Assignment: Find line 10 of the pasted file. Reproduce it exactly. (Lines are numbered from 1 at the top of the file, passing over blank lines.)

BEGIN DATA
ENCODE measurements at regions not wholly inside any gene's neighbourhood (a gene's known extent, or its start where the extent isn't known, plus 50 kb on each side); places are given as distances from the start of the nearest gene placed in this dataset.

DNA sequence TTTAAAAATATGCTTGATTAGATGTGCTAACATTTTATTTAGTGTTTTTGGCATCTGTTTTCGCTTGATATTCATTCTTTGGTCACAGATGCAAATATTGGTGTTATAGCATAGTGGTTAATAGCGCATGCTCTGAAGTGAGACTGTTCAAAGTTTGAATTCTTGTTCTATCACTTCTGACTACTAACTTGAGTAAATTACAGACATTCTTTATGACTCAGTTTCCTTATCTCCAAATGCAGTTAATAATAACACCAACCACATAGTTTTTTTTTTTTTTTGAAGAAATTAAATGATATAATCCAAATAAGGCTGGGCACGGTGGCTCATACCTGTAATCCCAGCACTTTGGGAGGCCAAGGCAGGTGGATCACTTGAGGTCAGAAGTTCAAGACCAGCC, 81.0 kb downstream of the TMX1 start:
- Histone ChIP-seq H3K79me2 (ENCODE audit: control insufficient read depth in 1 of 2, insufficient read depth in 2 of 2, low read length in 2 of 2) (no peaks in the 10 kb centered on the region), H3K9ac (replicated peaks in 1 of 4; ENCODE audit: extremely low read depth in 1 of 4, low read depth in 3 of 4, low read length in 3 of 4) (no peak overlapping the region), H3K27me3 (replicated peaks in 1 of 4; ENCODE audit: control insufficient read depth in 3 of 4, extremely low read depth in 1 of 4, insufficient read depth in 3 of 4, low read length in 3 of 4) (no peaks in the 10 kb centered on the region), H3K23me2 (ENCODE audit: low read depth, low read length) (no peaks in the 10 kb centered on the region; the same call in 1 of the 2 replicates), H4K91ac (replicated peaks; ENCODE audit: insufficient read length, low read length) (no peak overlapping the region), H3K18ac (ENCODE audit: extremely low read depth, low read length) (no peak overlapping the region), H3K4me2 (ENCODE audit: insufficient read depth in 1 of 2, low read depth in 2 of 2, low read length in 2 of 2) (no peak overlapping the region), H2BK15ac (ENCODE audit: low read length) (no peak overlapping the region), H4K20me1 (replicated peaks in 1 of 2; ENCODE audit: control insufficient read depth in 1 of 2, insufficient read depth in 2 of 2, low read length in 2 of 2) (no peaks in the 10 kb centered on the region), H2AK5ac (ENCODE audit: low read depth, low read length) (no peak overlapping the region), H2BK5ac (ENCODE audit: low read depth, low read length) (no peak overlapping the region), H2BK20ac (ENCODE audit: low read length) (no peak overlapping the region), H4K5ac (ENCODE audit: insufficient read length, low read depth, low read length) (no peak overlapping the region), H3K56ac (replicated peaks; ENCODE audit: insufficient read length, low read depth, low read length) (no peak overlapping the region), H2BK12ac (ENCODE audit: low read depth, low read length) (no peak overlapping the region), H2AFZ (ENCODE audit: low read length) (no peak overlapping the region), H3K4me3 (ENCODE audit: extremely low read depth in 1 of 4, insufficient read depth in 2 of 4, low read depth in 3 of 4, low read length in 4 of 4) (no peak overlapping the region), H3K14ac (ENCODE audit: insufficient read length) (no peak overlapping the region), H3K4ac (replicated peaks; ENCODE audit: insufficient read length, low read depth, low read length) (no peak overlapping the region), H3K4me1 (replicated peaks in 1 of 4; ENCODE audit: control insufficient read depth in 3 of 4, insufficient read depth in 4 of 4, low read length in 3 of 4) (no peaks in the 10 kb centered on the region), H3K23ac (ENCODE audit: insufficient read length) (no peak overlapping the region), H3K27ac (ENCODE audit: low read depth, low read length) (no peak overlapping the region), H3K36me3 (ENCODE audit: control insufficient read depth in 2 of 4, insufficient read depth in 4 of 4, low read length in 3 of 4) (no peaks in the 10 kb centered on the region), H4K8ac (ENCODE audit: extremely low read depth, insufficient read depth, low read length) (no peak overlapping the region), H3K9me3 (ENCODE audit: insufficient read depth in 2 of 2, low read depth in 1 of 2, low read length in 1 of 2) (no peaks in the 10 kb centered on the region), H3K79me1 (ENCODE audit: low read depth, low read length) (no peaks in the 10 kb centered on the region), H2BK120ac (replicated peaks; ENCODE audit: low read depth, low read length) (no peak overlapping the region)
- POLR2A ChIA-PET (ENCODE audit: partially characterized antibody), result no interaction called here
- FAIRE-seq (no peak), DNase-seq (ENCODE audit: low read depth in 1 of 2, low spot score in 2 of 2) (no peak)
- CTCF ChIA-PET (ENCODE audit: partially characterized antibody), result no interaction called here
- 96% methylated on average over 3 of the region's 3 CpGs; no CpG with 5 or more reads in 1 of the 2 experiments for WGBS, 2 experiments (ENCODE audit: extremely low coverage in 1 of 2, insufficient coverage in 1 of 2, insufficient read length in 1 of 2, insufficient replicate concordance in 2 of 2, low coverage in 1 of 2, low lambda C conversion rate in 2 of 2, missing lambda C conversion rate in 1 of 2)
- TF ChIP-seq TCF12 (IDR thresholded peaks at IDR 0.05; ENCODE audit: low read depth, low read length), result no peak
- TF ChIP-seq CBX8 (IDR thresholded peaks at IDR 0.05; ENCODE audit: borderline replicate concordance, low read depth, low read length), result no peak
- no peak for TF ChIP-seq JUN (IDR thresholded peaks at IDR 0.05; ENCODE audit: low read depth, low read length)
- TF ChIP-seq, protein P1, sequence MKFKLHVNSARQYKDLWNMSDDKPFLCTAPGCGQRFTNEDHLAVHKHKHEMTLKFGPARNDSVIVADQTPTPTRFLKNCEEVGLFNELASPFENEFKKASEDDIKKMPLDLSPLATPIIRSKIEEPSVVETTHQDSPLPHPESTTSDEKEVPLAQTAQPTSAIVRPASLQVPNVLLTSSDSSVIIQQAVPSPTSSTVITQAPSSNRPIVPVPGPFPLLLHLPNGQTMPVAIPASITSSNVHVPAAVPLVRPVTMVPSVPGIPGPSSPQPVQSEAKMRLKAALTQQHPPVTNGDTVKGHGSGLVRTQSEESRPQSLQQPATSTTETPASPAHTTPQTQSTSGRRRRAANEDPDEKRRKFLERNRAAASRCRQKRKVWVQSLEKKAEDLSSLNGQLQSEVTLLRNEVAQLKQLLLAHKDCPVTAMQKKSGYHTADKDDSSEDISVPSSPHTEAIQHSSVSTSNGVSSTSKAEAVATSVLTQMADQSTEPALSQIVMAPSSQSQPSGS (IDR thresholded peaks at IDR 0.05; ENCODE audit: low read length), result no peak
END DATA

- no peak for TF ChIP-seq JUN (IDR thresholded peaks at IDR 0.05; ENCODE audit: low read depth, low read length)